The Russian media wrote that so far Erdogan by supporting anti-Assad forces put Turkey in a proxy war with Russia and Iran, both staunch backers of the Syrian President Bashar al-Assad. However, recently, and especially after the coup by the military, and Russian and Iranian support for the Turkish government, it appears that a change in Turkey’s policy and Ankara’s cooperation with Tehran and Moscow could be witnessed soon.
Turkey’s insistence on Gulen’s involvement in the anti-Erdogan coup has made the Americans react, as the US Secretary of State John Kerry commented on the Turkish allegations of Washington’s support for the army mutineers and Gulen, saying that Ankara officials’ claims of US role in the failed coup was absolutely wrong, and it could be severely harmful for relations between the two allies.
The West’s Version against Turkey
On the other side, the unprecedented opposition and criticism of the Western media and officials against Erdogan within a week following the massive purges of the opposition have created deep divisions between Turkey and the West. The Western media began to outcry at the prospects of reinstatement of death penalty by Ankara authorities, calling on the West to cut ties with Turkey, expel it from NATO military organization, and press the government of Turkey to avoid such a decision. This move by Turkey is said to carry the potentials of distancing Ankara further from its ideal of joining the EU.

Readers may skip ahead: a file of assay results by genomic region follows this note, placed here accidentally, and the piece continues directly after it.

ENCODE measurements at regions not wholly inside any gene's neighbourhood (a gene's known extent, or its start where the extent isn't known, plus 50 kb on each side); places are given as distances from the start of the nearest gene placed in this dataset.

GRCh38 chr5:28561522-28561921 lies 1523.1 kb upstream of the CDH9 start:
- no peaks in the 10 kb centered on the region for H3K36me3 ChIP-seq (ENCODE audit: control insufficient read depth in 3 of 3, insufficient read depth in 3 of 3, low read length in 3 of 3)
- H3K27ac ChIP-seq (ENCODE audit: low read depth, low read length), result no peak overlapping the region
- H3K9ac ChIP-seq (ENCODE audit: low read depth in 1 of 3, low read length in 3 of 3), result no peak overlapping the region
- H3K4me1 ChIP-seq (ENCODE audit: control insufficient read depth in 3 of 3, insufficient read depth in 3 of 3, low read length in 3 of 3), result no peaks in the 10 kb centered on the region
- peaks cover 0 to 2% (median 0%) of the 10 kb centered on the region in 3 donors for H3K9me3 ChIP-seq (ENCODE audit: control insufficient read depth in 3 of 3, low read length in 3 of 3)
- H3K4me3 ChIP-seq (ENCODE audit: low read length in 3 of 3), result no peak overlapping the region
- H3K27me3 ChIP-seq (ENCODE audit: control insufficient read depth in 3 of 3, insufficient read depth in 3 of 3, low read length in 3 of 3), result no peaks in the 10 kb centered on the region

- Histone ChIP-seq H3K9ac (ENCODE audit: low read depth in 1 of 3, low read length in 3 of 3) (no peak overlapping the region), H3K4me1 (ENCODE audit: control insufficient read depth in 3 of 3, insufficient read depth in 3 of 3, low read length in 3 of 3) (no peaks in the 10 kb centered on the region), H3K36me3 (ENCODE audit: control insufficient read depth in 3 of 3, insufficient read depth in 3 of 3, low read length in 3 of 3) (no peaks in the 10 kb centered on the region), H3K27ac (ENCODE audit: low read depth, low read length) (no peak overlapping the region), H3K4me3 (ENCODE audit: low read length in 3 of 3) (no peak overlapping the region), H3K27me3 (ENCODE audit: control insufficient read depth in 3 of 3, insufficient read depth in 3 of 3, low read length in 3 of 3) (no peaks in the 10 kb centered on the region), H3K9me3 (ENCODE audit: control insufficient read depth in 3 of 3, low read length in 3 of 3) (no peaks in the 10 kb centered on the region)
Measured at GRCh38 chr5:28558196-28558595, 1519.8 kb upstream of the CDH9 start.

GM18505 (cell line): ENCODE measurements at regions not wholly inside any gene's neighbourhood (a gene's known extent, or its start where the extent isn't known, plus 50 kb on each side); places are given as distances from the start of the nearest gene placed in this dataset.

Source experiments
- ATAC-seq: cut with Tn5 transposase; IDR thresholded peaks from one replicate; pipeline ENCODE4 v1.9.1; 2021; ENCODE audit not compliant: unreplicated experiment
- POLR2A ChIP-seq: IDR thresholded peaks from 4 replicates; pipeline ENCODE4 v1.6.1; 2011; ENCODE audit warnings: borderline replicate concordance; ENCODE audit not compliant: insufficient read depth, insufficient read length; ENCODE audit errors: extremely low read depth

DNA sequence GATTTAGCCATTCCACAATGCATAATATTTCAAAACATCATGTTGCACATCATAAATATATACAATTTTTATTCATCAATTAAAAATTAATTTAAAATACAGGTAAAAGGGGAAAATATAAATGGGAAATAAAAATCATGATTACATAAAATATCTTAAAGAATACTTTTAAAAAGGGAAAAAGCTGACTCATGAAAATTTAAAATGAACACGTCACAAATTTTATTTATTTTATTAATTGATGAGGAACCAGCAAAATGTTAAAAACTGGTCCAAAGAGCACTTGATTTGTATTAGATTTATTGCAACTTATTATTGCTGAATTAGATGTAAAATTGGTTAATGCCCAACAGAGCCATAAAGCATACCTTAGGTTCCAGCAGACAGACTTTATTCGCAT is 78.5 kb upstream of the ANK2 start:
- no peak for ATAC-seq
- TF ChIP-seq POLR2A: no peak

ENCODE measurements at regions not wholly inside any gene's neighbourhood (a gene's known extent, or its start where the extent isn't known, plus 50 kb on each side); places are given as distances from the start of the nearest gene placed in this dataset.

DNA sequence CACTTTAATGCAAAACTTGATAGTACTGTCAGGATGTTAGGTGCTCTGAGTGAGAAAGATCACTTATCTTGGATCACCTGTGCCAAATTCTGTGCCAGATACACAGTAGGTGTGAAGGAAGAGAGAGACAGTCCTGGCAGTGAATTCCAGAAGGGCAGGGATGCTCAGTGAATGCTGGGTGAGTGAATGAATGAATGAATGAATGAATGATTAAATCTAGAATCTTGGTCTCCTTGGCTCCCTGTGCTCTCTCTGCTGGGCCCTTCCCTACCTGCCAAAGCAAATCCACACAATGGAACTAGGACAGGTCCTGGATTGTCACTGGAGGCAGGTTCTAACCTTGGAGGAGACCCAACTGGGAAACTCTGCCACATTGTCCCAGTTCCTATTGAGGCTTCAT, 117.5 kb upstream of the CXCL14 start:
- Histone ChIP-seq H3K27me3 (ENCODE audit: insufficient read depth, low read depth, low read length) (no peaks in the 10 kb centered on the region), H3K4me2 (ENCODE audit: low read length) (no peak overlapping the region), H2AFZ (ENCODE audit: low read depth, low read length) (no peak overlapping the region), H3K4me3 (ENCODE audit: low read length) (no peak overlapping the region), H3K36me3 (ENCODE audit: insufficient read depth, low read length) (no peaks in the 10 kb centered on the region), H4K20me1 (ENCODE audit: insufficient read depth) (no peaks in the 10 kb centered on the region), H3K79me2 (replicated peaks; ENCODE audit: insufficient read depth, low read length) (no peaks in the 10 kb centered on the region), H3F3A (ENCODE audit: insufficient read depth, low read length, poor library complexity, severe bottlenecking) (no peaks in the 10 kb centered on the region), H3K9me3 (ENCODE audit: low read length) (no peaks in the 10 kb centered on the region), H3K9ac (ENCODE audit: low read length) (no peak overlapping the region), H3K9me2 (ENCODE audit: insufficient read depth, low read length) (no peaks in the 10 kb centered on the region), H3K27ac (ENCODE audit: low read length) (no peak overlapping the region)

Besides, diplomatic rapprochement between Moscow and Ankara could be another sign indicating that Turkey is moving away from the West, and reviewing its foreign policy.
Furthermore, the Al-Monitor said that the US-led anti-terror military coalition believed that Turkey did not do its necessary part of fighting ISIS terror group and other Salafist groups in Syria. The website continued that at home the major atmosphere was in support of Erdogan’s pro-Salafist groups’ policy, and that the pressures for policy changes came to the Turkish president from abroad. The recent ISIS’ attacks in Turkey and the deterioration of the Turkish economic conditions, and the high necessity of re-establishing strong relations with Russia and Iran as two significant regional and international powers would force Ankara to amend its policies in the region, especially in the neighboring Syria.